The world's biggest meat processing company, JBS, has made another play into the plant-based protein market, paying about $530 million for Europe's third largest "fake meat" producer.
The Netherlands-based Vivera company has been producing vegetarian meat substitute burgers, sausages and other meat-free products for 30 years.
It supplies more than 50 lines to about 27,000 supermarkets across 25 European countries, with a particularly strong market footprint in Britain, Germany and The Netherlands.
Australian beef industry leaders say the JBS move - like other global meat companies investing in plant-based protein, including Tyson Foods and Cargill - is about looking at all ways to meet growing global demand for protein.
Keep calm and rational
Meat & Livestock Australia's general manager Jason Strong warned against jumping to any "irrational and unjustified conclusions" that the Vivera acquisition suggested JBS was shying away from red meat.
Worldwide, Brazilan-based JBS packs more than 10 million tonnes of beef, pork chicken and sheep meat a year, including in Australia where it dominates the abattoir sector.
It made a big move into the meat substitute market last year launching its vegan-based subsidiary Planterra Foods in Colorado as a stand alone rival to its own US real meat businesses.
JBS' flagship South American brand, Seara, also spread into the plant-based protein market in 2019 introducing its Incrivel burger range.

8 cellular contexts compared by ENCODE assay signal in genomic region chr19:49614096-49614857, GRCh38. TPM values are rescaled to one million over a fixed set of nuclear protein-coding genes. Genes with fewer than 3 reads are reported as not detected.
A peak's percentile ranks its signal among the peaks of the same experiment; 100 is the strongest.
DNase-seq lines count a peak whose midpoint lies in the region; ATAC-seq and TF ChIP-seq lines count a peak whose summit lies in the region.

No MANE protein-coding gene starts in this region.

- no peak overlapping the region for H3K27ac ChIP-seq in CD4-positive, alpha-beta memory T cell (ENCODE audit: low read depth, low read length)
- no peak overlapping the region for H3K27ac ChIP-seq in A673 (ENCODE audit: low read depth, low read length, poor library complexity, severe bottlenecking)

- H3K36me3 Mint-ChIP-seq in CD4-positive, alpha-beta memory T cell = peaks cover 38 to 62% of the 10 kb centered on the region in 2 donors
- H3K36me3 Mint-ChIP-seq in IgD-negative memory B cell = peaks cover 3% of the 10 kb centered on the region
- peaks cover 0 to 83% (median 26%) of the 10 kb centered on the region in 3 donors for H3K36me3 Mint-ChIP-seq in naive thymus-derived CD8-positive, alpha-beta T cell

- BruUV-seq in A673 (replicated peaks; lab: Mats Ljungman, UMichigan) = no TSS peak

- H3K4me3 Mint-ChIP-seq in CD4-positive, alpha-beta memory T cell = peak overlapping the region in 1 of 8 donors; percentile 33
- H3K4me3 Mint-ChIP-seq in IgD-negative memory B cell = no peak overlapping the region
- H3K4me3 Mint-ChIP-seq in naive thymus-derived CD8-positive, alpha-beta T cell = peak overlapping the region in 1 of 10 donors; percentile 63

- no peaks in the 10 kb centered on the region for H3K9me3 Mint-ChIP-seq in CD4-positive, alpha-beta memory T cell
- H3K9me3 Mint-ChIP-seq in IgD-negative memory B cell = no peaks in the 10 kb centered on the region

At the launch of Planterra's Ozo plant-based burgers and chorizo alternatives a year ago, the new company's chief executive officer Darcey Macken was quick to emphasise "we're not saying that meat is bad".
Consumers were paying increasing attention to plant-based products for different reasons, "whether it's about earth and sustainability or just not eating animals".
JBS's global chief executive officer, Gilberto Tomazoni, described the Vivera acquisition as an important step "to strengthen our global plant-based protein platform".
"Vivera will give us a stronghold in the plant-based sector, with technological knowledge and capacity for innovation," he said.
Strong global growth was expected in the plant protein category and Vivera would add a brand to JBS' portfolio which was well established in consumer preference, strengthening the company's focus on value-added products.
The deal includes three Vivera manufacturing plants and a research and development centre in The Netherlands.
MLA's Mr Strong said Australia's red meat industry had to think about how to work sensibly in an environment with alternative proteins.
"That includes goat and chicken too. Plant-based is just part of the protein mix," he said.
"It is confronting and easy for us to not like them (plant protein producers), and we can't be naive to the threat of those who misrepresent their products.
"If people are genuinely concerned about how the world is going to respond to the growing global demand for protein and want to collectively respond, we should work with them."
He also noted it was highly unlikely JBS, as the largest red meat processor in the world, would now be thinking of shunning meat and believing plant-based meat alternatives were "a better idea".
"We might like them to be our friends, and our friends only, but this is a business decision," he said.
"It is a response to increasing global demand for protein.
"And all indications are that demand is something that is going to keep growing."
JBS' latest deal includes three manufacturing plants and a research and development center in The Netherlands.
Vivera would remain a standalone business unit with its current leadership team and 400 staff, but its ties to JBS would give the parent meat business access to significant resources and capabilities to accelerate and diversify its growth.
JBS, which employs 245,000 people globally, also has investments in by-product businesses such as leather, biodiesel and collagen, as well as cleaning products, natural wrapping, waste management, recycling, packaging and transport.
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